A cruise speed of at least 360 knots is desirable, a pilot says. Initially, the group believed that it would be best for a next-gen aircraft to cruise at 480 knots with a dash speed of 540 knots. However, with Sprey’s input, the team came to the conclusion that such a requirement would be aerodynamically incompatible with a tight turn radius at low airspeed.
“What we need and don’t have is the capability to rapidly get airspeed back after an attack,” the pilot says. “Also, while airspeed can help response time, it’s loiter time that really makes response faster because it allows you to be at the battlefield, ready to attack.”
Thus, the prospective aircraft needs to have a minimum combat radius of 150 nautical miles with at least four hours on station time with internal fuel, the pilot explains.
Arming the new plane
The new aircraft would have to be able to make a minimum of 20 attacks on infantry targets or 11 attacks on tanks during a single sortie. With precision-guided rockets, the new aircraft could potentially increase those numbers by an order of magnitude.
Additionally, the Warthog 2.0 would also need to be able to track and kill moving targets from ranges greater than eight nautical miles while flying at altitudes above 20,000 feet.
To accomplish this the new aircraft would need to carry 15,000 pounds of weapons ranging from general purpose unguided bombs to cluster munitions, laser-guided bombs and GPS-guided Joint Direct Attack Munitions.
It would also have to be able to fire 2.75-inch rockets—ideally something like the laser-guided Advanced Precision Kill Weapons System—plus at least six anti-tank missiles similar to today’s Maverick.
The aircraft would also need to be able to carry both versions of the 250-pound Small Diameter Bomb and potentially the AIM-9X air-to-air missile for self-defense. Ideally, it could be fitted with the AIM-120 radar-guided air-to-air missile, as well—but that’s not necessarily crucial.
But it is imperative that the aircraft carry a gun similar to the General Electric GAU-8 30-millimeter cannon installed on the A-10.
In terms of avionics, a next-generation aircraft would have to have all of the capabilities found on the modernized A-10C. The upgraded Warthog already has advanced data-links including the Situation Awareness Data Link and Variable Message Format link. It also has a direction finder to zero in on and interrogate pilot survival radios.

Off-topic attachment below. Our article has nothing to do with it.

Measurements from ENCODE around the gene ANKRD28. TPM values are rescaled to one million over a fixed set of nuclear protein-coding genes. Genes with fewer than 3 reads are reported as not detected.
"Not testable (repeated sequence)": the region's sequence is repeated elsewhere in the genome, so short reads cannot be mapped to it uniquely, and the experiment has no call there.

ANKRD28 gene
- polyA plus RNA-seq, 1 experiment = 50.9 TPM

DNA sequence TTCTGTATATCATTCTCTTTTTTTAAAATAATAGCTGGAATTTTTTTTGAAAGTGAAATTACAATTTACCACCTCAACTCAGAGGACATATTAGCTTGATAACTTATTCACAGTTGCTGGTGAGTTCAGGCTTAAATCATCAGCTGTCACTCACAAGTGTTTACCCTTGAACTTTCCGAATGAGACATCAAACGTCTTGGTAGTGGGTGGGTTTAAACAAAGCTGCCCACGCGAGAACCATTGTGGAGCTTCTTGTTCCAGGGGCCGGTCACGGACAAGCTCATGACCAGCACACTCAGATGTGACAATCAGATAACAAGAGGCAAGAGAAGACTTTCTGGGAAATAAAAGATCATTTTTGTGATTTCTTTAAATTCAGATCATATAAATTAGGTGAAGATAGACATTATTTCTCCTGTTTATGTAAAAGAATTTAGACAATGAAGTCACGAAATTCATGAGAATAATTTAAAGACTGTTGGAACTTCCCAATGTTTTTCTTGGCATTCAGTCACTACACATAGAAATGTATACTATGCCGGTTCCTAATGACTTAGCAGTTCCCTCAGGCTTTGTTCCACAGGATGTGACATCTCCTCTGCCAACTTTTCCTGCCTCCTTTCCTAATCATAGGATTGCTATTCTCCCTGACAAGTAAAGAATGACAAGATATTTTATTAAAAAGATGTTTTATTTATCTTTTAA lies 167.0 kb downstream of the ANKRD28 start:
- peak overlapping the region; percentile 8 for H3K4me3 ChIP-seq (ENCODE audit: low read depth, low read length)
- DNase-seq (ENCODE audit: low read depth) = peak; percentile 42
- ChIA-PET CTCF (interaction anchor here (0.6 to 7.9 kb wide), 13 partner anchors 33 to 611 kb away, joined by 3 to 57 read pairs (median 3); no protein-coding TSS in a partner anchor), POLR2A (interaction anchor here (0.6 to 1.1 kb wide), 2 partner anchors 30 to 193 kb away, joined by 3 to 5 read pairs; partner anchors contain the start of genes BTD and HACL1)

The new aircraft should have better terrain avoidance systems and improved displays in the cockpit. It should also be equipped with a better targeting pod, such as a Litening Gen IV or another such system with a video data-link.
The new aircraft would also need to retain a helmet-mounted display capability similar or better than the Thales Genetex Scorpion that is currently mounted on the A-10.
In a perfect world, the Warthog 2.0 would also have a 360-degree infrared sensor capability and a terrain following radar. It would be fitted with a next-gen data-link, the pilot says.
In terms of survivability, any next-generation CAS aircraft must have two engines and multiple redundant systems that can take a number of hits, the pilot points out. The aircraft must be able to withstand impacts from small arms such as 7.62-millimeter and 14.5-millimeter machine guns and even 23-millimeter cannon fire.
It should also be able survive a hit from a man-portable air-defense missile like the SA-18.
The Warthog 2.0 should be equipped with advanced missile warning sensors and the latest digital radio frequency memory jammers to elude the larger and more capable surface-to-air missiles such as the SA-19. “We want to be able to defeat the latest, greatest, common SAMs we might encounter on the battlefield,” the pilot says.
The A-10 pilot cautions that many of the items on the wish list are placeholders. Some of the capabilities might not be compatible with an affordable and effective aircraft design—though the goal would be to field a plane with a unit price of less than $20 million and costing less than $15,000 per flight hour to operate.
Of course, instead of developing a new plane to succeed the A-10, the Air Force could simply keep the Warthogs it’s got.